In Spring the sun is shining and the birds are singing with unbound joy. Unrestrained we run outside and leave at home that precious hat. Our grandmothers knew that if the tops of our heads, ears and throats are protected we will not get cold.
Sprouts, herbs and asparagus begin pushing aside and their blankets of leaves and we cut some into our foods to absorb those wonderfully refreshing greens.
In summer the days are longer, the sun stays longer and we go to sleep later as well as rising earlier with the sun. When the sun is too hot in the early afternoon we take a rest to preserve our energy and protect our bodily fluids - for energy during the later afternoon and a longer night.
In summer we eat less – simpler and cooler foods to balance the heat – as well as foods with a higher water-to-solid ratio to replenish waters absorbed by the sun.
Late summer food is wonderful: Sweet juicy corn fresh from the fields, boiled and coated with butter for dinner. We eat it after our afternoon swim at the ocean, sand still caught in our ears, the salt from the ocean still clinging to our skin. We eat little and are satisfied. One or two “ears” of corn are sufficient. It is a simple dinner eaten early and our bodies, nourished with movement need less to eat. A light dinner helps us sleep well.
The fall is a myriad of change. Leaves dry and separate themselves from the trees, falling to the ground to give a layer of protection to the Earth and to bring space between the branches for the winter sun to shine in the darker months ahead.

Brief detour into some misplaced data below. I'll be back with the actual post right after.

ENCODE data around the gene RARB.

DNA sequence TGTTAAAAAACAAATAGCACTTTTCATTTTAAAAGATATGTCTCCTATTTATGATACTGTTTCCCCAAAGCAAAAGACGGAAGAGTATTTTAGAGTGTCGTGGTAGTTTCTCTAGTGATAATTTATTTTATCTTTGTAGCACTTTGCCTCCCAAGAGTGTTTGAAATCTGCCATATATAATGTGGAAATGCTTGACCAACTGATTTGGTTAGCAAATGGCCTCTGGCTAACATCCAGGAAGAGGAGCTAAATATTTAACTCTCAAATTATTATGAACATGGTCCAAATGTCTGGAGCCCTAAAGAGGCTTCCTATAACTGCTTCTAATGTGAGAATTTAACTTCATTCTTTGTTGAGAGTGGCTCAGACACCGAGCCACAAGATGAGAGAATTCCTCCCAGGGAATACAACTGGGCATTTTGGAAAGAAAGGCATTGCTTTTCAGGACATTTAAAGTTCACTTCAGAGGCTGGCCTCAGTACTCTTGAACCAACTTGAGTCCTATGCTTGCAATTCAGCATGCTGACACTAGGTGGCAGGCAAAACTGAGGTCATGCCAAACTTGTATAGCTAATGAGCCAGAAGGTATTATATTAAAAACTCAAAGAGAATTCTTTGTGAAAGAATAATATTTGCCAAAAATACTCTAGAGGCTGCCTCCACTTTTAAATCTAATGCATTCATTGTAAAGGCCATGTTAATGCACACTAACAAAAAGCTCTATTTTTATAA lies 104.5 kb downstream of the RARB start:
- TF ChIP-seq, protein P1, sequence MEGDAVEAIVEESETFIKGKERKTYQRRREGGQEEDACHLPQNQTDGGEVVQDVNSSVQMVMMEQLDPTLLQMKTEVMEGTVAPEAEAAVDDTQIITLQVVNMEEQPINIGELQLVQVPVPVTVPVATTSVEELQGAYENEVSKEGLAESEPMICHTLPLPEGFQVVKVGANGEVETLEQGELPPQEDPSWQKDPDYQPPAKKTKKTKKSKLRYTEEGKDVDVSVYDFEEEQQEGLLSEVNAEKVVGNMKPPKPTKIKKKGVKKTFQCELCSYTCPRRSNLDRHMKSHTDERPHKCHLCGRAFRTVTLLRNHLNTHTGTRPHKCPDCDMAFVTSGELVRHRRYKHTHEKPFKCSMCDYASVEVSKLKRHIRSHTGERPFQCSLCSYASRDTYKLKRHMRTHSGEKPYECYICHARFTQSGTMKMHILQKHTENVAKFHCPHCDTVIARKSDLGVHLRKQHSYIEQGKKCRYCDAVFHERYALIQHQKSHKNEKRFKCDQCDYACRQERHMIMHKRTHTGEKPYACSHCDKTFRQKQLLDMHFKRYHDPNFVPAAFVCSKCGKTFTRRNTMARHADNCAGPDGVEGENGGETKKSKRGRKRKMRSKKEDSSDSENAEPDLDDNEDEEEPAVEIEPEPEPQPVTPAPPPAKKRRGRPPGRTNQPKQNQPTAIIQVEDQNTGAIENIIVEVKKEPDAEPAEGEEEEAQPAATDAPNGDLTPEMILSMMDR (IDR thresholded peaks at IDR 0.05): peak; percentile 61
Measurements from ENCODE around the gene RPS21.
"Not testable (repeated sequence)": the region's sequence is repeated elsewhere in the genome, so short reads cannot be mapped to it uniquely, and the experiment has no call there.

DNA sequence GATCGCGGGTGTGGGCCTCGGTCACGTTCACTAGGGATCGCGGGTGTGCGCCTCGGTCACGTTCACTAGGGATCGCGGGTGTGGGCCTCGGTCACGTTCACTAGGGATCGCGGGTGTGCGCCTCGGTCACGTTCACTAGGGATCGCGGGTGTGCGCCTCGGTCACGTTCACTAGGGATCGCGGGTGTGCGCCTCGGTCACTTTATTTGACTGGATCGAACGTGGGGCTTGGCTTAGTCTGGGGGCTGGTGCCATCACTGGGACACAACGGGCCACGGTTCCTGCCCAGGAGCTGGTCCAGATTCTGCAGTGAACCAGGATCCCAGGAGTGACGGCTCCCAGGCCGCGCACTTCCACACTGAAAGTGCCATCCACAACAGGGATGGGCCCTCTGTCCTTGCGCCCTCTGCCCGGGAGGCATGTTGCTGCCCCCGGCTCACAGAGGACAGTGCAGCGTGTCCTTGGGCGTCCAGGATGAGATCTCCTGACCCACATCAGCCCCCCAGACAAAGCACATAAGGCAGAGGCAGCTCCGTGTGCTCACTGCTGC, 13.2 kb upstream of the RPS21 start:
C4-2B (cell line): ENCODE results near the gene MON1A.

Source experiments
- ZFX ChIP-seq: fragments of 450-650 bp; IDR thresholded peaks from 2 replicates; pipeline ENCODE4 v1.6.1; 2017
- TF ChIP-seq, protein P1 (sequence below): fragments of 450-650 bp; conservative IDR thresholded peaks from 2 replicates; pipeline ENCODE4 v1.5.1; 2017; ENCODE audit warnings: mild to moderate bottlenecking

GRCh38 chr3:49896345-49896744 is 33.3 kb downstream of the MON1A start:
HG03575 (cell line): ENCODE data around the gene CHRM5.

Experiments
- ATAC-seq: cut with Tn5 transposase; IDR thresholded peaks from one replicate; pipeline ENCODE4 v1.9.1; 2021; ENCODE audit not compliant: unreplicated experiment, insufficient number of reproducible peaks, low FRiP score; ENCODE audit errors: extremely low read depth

The Mother Earth is bursting in reds and oranges, in maroons and browns. The air is dry and fragrant like overripe grapes. We eat more warming foods which will prepare us for the colder weather ahead. It is the season of harvest and we gather in apples and nuts, pumpkins and squashes.
It is winter and the earth is frozen. The landscape is a painting of browns and grays and spots of dark red – the berries for the birds. Then deep blues and white. Stews and soups with meats and onions and cabbage and beans and a bit of meat. For breakfast a warming porridge from oats will sustain us.
There is still fresh Kale and beets and brussel sprouts in the garden, covered in snow yet ready to be cooked. If the ground is not too frozen it is possible to dig up a forgotten celery root for the evening soup. We can add to that soup an iron nail and possibly a bone from the butcher to help strengthen our blood to keep us from getting ill.
The heating system lets us bask in warmth but the air does not flow and the windows need to be opened so our lungs can expand. There are chilies and garlic and ginger, dried berries and fruits all at hand to make tea or soup in case there is a hint of a chill.